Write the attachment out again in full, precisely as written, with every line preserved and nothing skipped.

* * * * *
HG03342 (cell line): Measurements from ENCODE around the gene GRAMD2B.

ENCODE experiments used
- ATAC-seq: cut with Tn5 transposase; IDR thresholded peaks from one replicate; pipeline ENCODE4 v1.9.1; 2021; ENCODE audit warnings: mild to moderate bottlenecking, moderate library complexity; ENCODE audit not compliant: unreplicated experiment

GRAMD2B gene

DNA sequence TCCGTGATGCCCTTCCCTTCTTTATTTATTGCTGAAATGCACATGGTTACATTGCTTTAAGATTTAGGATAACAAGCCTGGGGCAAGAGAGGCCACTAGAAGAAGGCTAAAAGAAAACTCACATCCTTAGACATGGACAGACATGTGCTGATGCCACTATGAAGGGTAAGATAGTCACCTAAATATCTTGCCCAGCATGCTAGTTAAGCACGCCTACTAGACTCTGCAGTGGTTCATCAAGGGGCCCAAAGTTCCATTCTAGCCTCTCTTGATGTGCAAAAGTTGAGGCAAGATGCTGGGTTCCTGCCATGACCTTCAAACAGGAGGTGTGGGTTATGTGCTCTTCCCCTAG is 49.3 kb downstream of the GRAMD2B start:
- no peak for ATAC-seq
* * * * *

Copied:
HG03342 (cell line): Measurements from ENCODE around the gene GRAMD2B.

ENCODE experiments used
- ATAC-seq: cut with Tn5 transposase; IDR thresholded peaks from one replicate; pipeline ENCODE4 v1.9.1; 2021; ENCODE audit warnings: mild to moderate bottlenecking, moderate library complexity; ENCODE audit not compliant: unreplicated experiment

GRAMD2B gene

DNA sequence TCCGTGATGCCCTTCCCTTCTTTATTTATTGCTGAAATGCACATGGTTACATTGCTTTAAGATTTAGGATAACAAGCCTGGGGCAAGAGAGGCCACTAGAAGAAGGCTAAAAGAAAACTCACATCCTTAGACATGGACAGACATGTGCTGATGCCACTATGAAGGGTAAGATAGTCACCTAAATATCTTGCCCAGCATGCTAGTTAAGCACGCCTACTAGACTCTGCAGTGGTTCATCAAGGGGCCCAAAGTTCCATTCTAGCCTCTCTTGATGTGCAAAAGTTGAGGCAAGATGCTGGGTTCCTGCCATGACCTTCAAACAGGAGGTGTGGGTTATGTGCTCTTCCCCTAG is 49.3 kb downstream of the GRAMD2B start:
- no peak for ATAC-seq